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so many coils, so little time....

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  • so many coils, so little time....

    Bought me a warman grail triple coiled humbucker for a project that promised to be more switchboard than guitar howeverthe guitar v didn't materialise.

    I'm now wanting to put the pup on my Ibanez art320 with parallel/serial switching however I do not want to put any more holes in it.

    Spoke to warman and they say that a standard push pull pot doesn't have enough connections to accommodate the pickup in that manner which frankly made me sad.

    Any suggestions on how I can go about this?

    Thanks in advance

  • #2
    I've done just about every mod there is over the years, yet I do have some stock guitars I'd never mod.
    In your case I'd likely want to know if the pickup does give you tones you'd want. I'd spend $100 on a junker
    you can use as a test bed and try out all the combinations before sticking it in a better guitar.

    There are ways of doing it of course. I'd sacrifice the tone knob and put in a rotary knob,

    then get something like the freeway switch.

    I'd have to set down with a piece of paper and figure out all the wiring combinations.

    Since the pickup would essentially give you three pickups in a 2 pickup guitar I might use all three knobs as volumes for the three pickups so I can blend them all. It really depends on the output strength. If the coils are hotter than the neck pickup you may need that control to get the blends you want. Some pickups have very little tonal benefits between running in series and parallel its not worth the effort putting in all the extra switching. Others have really big differences, You have to know before you make a plan.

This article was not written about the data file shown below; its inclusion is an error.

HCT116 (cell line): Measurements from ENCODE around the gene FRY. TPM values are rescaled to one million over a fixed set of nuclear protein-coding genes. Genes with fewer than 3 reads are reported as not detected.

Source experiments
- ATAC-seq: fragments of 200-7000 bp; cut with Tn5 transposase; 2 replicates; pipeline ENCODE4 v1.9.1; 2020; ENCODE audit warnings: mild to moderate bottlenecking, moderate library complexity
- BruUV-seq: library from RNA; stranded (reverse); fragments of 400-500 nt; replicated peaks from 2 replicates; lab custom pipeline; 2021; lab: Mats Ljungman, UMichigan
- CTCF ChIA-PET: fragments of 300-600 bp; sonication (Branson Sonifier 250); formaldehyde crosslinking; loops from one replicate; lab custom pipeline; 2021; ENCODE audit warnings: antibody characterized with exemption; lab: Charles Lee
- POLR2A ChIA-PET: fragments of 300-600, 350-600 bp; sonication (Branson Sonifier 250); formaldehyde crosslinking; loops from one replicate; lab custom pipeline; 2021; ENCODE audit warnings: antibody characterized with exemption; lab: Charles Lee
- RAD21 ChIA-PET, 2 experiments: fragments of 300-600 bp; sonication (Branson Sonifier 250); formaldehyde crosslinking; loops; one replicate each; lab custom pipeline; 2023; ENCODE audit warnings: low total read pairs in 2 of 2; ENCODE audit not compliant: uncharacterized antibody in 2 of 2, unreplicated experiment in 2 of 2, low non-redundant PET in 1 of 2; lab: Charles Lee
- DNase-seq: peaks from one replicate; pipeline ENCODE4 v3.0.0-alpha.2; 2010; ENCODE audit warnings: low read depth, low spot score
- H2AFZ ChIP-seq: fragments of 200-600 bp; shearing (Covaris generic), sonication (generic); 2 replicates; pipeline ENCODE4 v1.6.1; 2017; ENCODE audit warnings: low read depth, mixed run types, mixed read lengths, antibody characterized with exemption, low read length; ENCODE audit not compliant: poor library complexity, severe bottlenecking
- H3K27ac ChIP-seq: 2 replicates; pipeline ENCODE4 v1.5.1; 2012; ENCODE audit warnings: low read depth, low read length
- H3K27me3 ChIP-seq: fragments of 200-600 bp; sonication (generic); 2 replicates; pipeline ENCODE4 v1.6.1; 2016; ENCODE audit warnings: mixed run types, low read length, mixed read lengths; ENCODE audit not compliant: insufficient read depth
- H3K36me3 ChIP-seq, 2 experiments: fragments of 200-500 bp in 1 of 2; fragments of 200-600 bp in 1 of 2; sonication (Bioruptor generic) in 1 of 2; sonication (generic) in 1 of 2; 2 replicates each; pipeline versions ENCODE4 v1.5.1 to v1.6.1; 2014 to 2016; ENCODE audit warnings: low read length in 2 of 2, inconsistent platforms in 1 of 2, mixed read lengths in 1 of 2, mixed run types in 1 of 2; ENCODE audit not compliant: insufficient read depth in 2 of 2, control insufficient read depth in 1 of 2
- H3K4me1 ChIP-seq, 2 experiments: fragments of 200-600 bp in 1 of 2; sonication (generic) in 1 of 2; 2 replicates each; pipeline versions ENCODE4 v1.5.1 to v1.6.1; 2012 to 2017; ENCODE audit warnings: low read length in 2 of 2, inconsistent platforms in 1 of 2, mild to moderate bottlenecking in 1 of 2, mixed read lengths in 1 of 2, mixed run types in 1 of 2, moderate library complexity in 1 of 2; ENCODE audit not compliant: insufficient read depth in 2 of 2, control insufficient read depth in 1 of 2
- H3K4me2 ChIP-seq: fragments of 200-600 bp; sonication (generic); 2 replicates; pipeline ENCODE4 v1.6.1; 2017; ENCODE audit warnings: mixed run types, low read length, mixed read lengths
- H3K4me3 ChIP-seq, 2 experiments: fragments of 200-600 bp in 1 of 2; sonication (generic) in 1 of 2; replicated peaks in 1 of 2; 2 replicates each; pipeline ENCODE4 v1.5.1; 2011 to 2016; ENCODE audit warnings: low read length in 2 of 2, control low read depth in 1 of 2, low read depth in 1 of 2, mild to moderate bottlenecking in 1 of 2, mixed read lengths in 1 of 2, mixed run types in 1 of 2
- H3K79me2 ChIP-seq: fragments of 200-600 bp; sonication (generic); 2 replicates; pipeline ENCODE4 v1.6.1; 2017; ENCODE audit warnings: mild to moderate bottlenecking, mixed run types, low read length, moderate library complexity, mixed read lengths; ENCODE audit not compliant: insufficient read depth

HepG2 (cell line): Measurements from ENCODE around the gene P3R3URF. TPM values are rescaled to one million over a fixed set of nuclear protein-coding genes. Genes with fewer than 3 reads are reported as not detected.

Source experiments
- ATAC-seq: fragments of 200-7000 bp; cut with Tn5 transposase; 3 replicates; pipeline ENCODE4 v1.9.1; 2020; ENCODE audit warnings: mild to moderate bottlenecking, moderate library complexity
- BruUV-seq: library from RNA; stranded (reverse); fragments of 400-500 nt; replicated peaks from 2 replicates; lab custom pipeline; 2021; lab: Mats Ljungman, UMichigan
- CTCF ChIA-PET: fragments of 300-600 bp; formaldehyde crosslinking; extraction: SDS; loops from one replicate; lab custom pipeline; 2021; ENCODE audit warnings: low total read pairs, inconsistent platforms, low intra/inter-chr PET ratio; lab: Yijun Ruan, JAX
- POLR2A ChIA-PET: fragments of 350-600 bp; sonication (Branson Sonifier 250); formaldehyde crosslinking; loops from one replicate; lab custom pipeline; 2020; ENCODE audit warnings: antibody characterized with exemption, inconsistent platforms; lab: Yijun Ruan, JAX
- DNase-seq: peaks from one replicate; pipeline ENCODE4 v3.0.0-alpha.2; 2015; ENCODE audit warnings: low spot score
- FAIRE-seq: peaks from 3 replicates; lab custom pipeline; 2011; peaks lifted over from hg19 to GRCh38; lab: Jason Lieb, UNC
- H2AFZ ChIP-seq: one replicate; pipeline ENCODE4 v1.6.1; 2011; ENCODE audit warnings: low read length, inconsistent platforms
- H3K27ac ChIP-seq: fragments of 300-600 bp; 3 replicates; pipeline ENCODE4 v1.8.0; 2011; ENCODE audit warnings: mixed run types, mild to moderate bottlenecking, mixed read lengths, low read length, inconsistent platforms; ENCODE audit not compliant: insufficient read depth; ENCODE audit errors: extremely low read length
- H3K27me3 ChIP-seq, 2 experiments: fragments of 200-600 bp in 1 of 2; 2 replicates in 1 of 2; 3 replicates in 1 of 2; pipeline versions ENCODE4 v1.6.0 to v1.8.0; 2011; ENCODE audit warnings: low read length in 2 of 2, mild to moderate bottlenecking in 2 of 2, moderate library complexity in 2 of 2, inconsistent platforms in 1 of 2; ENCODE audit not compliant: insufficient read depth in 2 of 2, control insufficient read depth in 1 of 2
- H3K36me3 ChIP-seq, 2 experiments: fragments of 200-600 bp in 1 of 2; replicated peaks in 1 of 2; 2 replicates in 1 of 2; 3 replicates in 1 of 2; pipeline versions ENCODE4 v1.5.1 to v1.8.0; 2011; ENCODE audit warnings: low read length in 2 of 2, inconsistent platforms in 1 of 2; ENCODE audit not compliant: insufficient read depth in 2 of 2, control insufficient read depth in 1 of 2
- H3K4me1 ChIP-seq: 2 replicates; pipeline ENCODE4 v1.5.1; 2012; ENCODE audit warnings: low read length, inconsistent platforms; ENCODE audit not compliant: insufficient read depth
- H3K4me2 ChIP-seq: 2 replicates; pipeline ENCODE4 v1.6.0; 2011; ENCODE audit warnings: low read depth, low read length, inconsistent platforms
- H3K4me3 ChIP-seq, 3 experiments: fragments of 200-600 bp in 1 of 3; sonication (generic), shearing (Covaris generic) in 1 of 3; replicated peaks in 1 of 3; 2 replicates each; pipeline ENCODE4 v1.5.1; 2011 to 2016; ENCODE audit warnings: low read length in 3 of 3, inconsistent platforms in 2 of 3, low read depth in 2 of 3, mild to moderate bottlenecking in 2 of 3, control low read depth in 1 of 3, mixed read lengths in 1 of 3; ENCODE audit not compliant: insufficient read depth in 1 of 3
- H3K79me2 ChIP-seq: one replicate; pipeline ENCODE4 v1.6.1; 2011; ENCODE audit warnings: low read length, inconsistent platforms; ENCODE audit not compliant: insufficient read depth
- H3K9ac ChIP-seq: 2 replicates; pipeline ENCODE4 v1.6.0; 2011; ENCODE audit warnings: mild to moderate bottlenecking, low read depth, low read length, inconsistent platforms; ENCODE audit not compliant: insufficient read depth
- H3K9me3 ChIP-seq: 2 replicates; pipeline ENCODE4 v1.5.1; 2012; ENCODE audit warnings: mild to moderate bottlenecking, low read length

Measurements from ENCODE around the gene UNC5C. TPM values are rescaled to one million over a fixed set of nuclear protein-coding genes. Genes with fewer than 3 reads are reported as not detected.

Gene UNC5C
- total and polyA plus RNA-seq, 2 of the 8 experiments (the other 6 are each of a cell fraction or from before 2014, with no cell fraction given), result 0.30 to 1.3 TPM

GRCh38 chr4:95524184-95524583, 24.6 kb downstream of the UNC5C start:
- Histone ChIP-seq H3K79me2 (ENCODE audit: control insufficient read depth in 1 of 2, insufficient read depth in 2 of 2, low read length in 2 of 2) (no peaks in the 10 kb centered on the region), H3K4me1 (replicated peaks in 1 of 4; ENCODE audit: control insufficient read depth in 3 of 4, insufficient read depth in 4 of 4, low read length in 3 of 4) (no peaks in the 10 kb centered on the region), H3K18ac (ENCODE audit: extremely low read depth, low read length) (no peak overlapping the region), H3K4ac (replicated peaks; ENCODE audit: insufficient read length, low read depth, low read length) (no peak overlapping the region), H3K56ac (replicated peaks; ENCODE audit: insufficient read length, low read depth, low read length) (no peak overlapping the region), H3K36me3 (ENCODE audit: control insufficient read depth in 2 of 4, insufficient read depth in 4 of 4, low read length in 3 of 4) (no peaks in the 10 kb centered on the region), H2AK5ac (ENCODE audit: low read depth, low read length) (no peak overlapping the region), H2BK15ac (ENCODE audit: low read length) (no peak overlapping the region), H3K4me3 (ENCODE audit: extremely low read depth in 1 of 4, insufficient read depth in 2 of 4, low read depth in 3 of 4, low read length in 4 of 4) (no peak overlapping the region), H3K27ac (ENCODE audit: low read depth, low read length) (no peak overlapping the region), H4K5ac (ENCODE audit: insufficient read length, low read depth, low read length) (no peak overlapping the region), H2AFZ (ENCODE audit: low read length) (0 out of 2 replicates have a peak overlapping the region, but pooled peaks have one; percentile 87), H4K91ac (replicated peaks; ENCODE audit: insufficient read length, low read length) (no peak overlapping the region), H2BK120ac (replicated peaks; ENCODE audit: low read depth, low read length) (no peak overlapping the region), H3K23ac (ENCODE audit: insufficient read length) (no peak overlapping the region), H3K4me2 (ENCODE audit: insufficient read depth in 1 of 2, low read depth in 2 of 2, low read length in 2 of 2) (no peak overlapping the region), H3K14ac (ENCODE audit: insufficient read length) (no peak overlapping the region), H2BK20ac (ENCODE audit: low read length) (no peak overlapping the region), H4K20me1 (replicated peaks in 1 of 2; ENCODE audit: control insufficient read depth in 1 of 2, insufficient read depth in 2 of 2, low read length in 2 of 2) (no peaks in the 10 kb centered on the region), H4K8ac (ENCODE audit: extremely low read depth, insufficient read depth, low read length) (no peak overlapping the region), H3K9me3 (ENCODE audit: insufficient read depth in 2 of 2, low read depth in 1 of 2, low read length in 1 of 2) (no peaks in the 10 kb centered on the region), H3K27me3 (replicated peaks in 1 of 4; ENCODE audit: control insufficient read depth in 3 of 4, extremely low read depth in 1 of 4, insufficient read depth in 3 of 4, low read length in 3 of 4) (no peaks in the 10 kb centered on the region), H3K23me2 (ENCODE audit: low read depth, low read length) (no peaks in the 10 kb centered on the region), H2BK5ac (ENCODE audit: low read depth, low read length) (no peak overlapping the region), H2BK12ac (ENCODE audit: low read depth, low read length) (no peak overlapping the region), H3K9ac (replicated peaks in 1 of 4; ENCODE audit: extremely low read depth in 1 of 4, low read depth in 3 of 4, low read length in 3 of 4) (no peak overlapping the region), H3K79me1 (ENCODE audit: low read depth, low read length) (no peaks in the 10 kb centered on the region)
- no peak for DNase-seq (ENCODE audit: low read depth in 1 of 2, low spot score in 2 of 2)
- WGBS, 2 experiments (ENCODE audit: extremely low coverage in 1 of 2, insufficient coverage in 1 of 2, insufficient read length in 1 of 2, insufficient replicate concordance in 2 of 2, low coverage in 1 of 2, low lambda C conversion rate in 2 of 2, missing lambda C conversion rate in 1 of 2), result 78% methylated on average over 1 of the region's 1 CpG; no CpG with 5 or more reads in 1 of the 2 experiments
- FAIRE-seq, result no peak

If the guitar has a rear access cover, I'd solder in some extension wires and simply twist the connectors from the pickup together using all the possible combinations and see which are most beneficial. Some may suck and you may not want to use them so you can eliminate that switch from being needed. You'll have that one stock pickup in there and it will influence you decisions of what combinations are worthwhile.

    Cavity space for switches is another factor. A rotary or freeway switch may not have the space to fit in there so those are all factors you have to weigh. ~~Stock pickups are usually chosen because they do give you the best tones for the instrument. If I needed a few millimeters of extra space I could use a dremmil to make some room in the cavity. A pickup would have to have the voice of god for me to go through the trouble of using a full sized router on the cavity for additional switch space. Its not an easy task at all.

    I've done all kinds of things to get components in guitars because I thought they'd give me that ultimate tone I been looking for. I'd have guitars with 9 switches and every possible combination of tones under the sun. When I played out with a band or recorded I'd wind up using two or three of the tones 90% of the time, and those tones actually sound better when you don't have all those switches and pots in there sucking tone and adding noise. Plus playing live you really don't have time to be switching tones all the time and your band mates wind up having to switch their tones to blend with yours.